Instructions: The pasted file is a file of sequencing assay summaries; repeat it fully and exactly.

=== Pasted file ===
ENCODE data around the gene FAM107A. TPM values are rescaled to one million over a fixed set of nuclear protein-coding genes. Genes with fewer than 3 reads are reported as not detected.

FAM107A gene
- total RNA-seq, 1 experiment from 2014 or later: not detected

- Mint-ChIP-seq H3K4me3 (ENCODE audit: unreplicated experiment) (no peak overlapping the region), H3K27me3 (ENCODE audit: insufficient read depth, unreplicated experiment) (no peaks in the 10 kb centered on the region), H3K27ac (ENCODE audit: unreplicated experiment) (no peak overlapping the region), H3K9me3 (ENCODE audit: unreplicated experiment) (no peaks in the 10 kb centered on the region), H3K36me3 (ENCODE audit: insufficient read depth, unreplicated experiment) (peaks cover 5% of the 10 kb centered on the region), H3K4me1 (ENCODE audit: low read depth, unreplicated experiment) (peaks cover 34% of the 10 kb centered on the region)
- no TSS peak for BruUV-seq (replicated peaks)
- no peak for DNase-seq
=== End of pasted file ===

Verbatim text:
ENCODE data around the gene FAM107A. TPM values are rescaled to one million over a fixed set of nuclear protein-coding genes. Genes with fewer than 3 reads are reported as not detected.

FAM107A gene
- total RNA-seq, 1 experiment from 2014 or later: not detected

- Mint-ChIP-seq H3K4me3 (ENCODE audit: unreplicated experiment) (no peak overlapping the region), H3K27me3 (ENCODE audit: insufficient read depth, unreplicated experiment) (no peaks in the 10 kb centered on the region), H3K27ac (ENCODE audit: unreplicated experiment) (no peak overlapping the region), H3K9me3 (ENCODE audit: unreplicated experiment) (no peaks in the 10 kb centered on the region), H3K36me3 (ENCODE audit: insufficient read depth, unreplicated experiment) (peaks cover 5% of the 10 kb centered on the region), H3K4me1 (ENCODE audit: low read depth, unreplicated experiment) (peaks cover 34% of the 10 kb centered on the region)
- no TSS peak for BruUV-seq (replicated peaks)
- no peak for DNase-seq